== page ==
News 19 Aug 16

Serbian Unions Seek Higher Minimum Wage

The Serbian government, employers and several unions are negotiating a new minimum wage level, but the proposed rise has already been described by one independent union as an ‘insult’.

Milivoje Pantovic
BIRN
Belgrade
Workers protesting for unpaid wages in Nis in central Serbia. Photo: Beta.

Two years after Serbia last set a minimum wage, the government, unions and employers have begun negotiations on a rise in the basic hourly pay for workers.

“All three sides, unions, state and employers are in agreement and on August 23, we should announce the final proposal for the rise in wages. We, the employers’ association, think that a realistic rise should be six RSD per hour [four euro cents],” the director of the Serbian Association of Employers, Srdjan Drobnjakovic, told BIRN on Friday.

The minimum monthly wage in Serbia is currently set at 21,050 dinars (€174) – among the lowest in the Balkan region, and also in Europe.

As of January 2016, monthly minimum wages varied widely in the EU, from 215 euros in Bulgaria to 1.923 euros in Luxembourg.

Although most of Serbian unions considered close to the government are participating in the negotiations, the union Sloga (United), which represents thousands of workers from various sectors, has not been invited to take part.

Sloga claims that the talks on the minimum wage rise are an "insult".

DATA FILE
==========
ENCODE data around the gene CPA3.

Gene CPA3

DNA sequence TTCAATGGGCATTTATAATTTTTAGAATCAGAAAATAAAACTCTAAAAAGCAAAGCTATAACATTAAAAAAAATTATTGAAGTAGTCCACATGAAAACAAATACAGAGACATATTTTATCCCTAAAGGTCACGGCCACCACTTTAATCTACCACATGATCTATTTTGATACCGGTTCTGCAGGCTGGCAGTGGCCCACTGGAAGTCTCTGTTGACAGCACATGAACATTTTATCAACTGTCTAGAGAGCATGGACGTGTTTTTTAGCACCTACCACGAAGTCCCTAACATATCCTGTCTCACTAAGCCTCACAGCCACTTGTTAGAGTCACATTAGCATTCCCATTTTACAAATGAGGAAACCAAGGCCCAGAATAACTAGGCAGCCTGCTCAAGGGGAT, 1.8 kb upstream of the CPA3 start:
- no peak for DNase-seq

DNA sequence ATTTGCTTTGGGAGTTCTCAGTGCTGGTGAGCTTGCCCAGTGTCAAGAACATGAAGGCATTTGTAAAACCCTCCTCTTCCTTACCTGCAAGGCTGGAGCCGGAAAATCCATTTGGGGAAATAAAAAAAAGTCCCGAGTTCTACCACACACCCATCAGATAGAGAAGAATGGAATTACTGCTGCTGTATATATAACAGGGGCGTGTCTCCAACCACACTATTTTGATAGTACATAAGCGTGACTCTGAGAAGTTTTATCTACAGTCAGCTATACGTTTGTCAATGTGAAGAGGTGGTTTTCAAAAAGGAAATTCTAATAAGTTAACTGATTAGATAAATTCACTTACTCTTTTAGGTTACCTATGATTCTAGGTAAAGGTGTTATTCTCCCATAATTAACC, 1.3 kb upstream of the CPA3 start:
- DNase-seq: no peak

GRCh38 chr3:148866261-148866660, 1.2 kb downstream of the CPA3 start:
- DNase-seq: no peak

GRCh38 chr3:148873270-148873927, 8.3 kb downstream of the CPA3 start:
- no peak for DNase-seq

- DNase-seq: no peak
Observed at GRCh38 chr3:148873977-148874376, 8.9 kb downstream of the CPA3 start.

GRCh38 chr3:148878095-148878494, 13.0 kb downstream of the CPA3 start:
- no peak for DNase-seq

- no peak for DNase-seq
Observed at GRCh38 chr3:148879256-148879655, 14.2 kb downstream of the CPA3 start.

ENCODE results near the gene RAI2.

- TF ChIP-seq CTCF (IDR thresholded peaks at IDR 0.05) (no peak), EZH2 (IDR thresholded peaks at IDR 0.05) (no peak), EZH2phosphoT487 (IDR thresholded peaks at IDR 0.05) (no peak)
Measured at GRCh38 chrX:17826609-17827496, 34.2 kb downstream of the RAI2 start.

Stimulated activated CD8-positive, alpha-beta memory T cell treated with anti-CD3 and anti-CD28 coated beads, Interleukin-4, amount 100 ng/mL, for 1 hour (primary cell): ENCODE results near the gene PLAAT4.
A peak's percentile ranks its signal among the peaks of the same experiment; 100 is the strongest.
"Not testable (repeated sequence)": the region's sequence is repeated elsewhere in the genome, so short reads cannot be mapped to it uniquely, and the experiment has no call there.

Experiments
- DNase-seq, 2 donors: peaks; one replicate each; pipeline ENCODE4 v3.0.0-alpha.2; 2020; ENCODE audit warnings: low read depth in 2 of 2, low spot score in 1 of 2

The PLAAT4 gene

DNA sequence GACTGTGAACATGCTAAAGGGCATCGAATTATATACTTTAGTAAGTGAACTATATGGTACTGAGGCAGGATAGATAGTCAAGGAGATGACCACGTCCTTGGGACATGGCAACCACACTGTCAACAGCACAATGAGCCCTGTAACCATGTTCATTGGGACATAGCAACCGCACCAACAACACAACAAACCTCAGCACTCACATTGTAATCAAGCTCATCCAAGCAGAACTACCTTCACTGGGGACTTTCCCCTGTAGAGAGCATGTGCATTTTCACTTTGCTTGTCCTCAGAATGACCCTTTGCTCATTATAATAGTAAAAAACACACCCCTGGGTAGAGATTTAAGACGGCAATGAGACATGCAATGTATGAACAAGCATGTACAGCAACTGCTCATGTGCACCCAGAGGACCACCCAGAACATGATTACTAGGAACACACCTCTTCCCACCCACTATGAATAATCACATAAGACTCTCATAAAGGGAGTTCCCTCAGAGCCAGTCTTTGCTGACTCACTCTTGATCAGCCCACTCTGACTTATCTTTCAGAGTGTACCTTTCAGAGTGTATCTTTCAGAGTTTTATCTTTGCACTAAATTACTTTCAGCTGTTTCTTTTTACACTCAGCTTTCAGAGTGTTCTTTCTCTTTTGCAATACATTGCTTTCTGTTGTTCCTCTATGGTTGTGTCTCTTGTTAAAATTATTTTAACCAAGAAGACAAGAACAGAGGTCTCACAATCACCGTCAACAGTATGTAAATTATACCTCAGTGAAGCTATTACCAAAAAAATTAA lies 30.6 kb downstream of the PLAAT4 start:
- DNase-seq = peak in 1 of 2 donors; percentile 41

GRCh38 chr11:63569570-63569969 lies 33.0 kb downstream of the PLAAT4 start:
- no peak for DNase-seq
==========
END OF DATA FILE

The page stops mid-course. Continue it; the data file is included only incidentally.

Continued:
“The government has already made a decision on the rise. These are not negotiations but a farce and a spectacle. This wage rise is not an economic but a political move," the head of Sloga, Zeljko Veselinovic, told BIRN.

Veselinovic said that the current monthly minimum wage was 170 euros, but he argued that it should rise to 227 euros, instead of 182 euros as suggested in the current negotiations. 

“This ‘rise’ is an insult. The minimum wage in Serbia is not adjusted to the consumer basket, according to which it should be calculated,” he said.

Labour Minister Aleksandar Vulin said on Thursday that the government is doing its best to increase the minimum wage in Serbia.

“This is something on which all relevant groups should make a joint decision, first economic but then also political," Vulin said.

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